Xi’an was placed under strict lockdown orders on December 23 in a drastic bid to contain the spread of a fast-growing Covid cluster. But in the days and weeks since, a steady stream of complaints about food shortages, as well as heartbreaking scenes of critical patients — including heavily pregnant women — being denied medical care have shocked the nation.
Many were reminded of the traumatic early days of the pandemic in Wuhan, the original epicenter where 11 million residents were confined to their homes for months in 2020.
Back then, Wuhan was blighted by extreme shortages in medical resources and soaring food prices, but the chaos and frustration eventually ended — and the outbreak brought under control.
China has since relied on a combination of mass testing, snap lockdowns and extensive quarantine measures to stamp out renewed flare-ups. This zero-Covid strategy has successfully protected the country against the worst of the pandemic, potentially saving millions of lives and winning overwhelming public support.
To date, China has only officially reported 4,636 Covid related deaths, compared with 829,740 in the United States and 173,248 in the United Kingdom. (Though some scientists have pointed out the differences in methodology adopted by each country to count Covid deaths.)
The ruling Communist Party has held up that success as proof its one-party, authoritarian political model is superior to Western democracies, which have struggled to control their outbreaks.
But by the same token, the tragedies unfolding in Xi’an also stem from the same top-down political system, which demands absolute loyalty, brooks no dissent and places the interests of the whole far above the rights of individuals.
With Beijing bent on achieving its zero-Covid goal, local officials often pledge to do “whatever it costs” to return cases to zero — causing great disruption to daily life and at times even harming those they are supposed to protect.
“No one cares what you die of — other than Covid-19,” a user wrote on Chinese social media this week.
Yanzhong Huang, senior fellow for global health at the Council on Foreign Relations, describes the phenomenon as “toxic politics.”
“Over the past decades, public policy process — in terms of agenda setting, policy formulation and implementation — in China has continued to be top-down, non-participatory, impromptu and mobilizational,” he said.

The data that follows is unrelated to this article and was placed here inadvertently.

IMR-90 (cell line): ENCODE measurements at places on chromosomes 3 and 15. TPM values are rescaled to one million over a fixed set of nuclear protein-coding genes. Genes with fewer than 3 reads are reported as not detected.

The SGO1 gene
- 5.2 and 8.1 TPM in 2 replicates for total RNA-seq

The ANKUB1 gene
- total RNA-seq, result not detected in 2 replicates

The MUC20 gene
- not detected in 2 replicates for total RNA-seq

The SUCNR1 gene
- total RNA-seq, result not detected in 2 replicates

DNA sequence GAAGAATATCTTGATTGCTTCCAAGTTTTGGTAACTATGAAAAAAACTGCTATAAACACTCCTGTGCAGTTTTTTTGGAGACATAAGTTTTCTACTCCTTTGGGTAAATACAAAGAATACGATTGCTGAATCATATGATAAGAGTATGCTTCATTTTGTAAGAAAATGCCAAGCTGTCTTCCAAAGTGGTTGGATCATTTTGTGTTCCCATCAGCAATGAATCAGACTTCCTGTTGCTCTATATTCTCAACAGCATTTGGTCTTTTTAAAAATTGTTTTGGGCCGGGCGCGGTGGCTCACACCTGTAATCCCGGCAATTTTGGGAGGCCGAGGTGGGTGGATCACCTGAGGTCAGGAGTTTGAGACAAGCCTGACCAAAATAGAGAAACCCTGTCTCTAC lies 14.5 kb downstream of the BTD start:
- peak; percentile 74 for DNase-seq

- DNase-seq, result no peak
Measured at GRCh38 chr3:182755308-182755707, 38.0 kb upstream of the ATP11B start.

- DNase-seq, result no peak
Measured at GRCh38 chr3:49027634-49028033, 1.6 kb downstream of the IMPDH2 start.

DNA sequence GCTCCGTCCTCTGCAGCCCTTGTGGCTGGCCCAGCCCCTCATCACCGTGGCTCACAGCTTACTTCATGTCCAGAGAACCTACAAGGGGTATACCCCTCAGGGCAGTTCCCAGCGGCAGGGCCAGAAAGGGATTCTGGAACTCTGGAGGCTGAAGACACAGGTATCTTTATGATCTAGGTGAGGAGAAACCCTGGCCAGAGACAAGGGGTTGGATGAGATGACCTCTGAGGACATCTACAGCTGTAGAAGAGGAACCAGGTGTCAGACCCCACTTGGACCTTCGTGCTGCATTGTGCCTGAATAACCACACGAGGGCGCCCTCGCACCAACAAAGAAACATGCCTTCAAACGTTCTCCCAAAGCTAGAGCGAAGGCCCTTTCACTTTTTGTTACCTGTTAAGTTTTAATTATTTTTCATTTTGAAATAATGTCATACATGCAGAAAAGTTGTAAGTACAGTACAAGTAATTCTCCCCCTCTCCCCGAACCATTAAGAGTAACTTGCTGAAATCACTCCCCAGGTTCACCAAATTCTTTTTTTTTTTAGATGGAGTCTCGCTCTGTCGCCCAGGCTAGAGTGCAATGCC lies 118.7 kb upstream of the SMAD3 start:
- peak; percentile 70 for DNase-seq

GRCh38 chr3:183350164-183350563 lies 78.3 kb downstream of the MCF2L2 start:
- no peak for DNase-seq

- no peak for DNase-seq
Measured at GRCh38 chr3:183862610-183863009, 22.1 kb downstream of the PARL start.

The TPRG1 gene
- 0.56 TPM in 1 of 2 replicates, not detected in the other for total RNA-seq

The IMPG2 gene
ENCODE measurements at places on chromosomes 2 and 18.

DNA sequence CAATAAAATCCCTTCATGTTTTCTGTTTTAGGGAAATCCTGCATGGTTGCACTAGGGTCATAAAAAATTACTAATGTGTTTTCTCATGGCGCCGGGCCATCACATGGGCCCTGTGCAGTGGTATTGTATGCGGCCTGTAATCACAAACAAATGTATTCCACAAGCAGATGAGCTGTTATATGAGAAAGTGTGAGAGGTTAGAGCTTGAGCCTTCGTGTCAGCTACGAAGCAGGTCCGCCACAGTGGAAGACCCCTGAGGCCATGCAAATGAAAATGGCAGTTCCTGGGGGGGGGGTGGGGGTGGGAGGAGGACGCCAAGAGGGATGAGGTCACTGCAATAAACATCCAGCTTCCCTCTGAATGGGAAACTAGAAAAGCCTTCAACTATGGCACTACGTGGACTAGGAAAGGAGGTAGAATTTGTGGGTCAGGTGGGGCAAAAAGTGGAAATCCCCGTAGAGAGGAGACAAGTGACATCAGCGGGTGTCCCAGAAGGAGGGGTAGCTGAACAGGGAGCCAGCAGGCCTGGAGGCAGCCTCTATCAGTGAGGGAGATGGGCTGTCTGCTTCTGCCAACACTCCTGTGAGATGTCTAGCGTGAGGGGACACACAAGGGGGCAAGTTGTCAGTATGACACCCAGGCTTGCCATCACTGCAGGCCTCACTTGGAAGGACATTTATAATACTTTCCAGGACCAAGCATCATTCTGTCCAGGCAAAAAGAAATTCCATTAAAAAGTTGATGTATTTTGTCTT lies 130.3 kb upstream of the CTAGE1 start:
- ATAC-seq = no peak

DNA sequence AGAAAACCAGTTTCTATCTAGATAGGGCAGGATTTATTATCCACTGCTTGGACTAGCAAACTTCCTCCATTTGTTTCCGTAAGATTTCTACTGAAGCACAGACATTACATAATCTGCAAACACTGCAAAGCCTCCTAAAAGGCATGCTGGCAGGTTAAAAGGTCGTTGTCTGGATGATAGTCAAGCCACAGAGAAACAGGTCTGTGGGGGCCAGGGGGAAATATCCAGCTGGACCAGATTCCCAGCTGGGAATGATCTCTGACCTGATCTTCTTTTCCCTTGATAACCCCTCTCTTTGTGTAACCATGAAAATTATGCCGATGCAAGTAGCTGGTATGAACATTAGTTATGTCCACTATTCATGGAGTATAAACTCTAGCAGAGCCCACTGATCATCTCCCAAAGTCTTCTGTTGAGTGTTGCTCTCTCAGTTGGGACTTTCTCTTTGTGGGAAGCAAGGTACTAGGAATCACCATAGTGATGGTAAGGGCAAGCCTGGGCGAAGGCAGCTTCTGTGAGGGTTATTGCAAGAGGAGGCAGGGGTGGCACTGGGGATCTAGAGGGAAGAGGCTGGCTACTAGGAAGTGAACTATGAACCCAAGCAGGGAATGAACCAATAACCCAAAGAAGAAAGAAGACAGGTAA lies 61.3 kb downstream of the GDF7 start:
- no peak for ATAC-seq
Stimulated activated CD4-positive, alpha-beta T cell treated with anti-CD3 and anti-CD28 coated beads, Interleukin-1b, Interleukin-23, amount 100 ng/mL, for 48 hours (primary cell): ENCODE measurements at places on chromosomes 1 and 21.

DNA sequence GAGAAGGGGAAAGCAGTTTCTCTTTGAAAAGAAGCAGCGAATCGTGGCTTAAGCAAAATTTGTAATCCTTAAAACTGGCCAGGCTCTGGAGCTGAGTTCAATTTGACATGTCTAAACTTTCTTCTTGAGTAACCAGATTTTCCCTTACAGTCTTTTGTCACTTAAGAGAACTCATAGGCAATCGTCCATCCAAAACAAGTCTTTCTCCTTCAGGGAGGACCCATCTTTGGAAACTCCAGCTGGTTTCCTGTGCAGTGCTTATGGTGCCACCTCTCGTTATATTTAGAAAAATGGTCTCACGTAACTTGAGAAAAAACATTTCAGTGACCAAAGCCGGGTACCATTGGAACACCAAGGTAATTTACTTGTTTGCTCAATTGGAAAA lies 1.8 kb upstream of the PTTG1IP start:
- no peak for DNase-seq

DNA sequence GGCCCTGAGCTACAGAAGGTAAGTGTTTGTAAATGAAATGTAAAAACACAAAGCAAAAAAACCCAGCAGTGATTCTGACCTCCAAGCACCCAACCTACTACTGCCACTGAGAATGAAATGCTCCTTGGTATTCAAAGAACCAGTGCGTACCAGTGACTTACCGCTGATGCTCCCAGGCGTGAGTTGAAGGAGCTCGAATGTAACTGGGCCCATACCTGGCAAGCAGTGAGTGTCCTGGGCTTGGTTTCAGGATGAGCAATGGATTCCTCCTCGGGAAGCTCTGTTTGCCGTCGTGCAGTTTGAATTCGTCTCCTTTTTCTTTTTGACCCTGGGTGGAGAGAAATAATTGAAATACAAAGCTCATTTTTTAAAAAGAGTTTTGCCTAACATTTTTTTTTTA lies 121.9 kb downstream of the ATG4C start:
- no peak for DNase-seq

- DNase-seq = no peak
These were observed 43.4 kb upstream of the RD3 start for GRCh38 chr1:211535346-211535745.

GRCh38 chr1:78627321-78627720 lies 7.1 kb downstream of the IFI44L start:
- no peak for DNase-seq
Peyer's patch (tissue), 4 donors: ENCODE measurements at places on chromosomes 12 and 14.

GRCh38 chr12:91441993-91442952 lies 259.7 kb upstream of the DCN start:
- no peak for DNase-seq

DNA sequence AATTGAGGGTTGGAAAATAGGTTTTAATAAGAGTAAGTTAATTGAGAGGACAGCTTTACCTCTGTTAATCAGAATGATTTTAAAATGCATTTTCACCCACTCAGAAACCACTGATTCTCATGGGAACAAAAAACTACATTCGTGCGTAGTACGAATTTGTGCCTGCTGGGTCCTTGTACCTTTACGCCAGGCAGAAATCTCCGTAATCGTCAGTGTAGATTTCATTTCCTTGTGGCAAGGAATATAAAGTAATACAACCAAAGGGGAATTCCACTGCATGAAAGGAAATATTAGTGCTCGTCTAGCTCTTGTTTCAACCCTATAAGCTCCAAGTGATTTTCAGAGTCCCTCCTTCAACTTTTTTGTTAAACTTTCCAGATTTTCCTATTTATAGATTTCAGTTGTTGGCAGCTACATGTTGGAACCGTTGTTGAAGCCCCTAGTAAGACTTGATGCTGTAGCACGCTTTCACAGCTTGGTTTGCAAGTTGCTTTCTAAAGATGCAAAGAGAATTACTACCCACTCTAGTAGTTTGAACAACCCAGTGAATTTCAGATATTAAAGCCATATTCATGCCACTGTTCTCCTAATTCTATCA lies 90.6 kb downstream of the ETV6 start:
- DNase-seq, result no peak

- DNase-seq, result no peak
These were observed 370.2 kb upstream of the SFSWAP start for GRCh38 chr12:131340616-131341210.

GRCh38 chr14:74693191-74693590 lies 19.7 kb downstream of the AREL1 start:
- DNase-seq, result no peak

“That has facilitated the local leaders to impose those policy measures to society, which essentially is not in a position to negotiate with the state in policy-making and implementation.”
In a way, Xi’an’s dysfunction is not an exception. Complaints of disproportionately harsh measures abound during previous prolonged lockdowns in other comparatively smaller areas, from cities in the western region of Xinjiang to the southern border town of Ruili. But in Xi’an, such problems took place in a much more extreme form, on a much larger scale, and garnered much wider attention.
“People like to use Shanghai as a sort of reference point,” Huang said, referring to the Chinese financial center widely praised for its cool-headed and targeted Covid response. “But they forgot that Shanghai is actually a rare case due to its relatively strong bureaucratic capacity.”
“When the capacity is low, government officials are more likely to turn to heavy-handed, indiscriminate and even excessive measures that significantly raise the cost of implementing this (zero-Covid) strategy,” he said, citing Xi’an as an example.
Over the past week, Xi’an authorities have faced a public outcry over draconian lockdown measures that prevented critical patients from urgent medical care. A heavily pregnant woman allegedly miscarried on New Year’s Day after being denied entry by a hospital because she didn’t have a valid Covid test. A young woman claimed she lost her father to a heart attack following much-delayed rescue, after they were turned down by hospitals for coming from a “medium-risk area” of the city.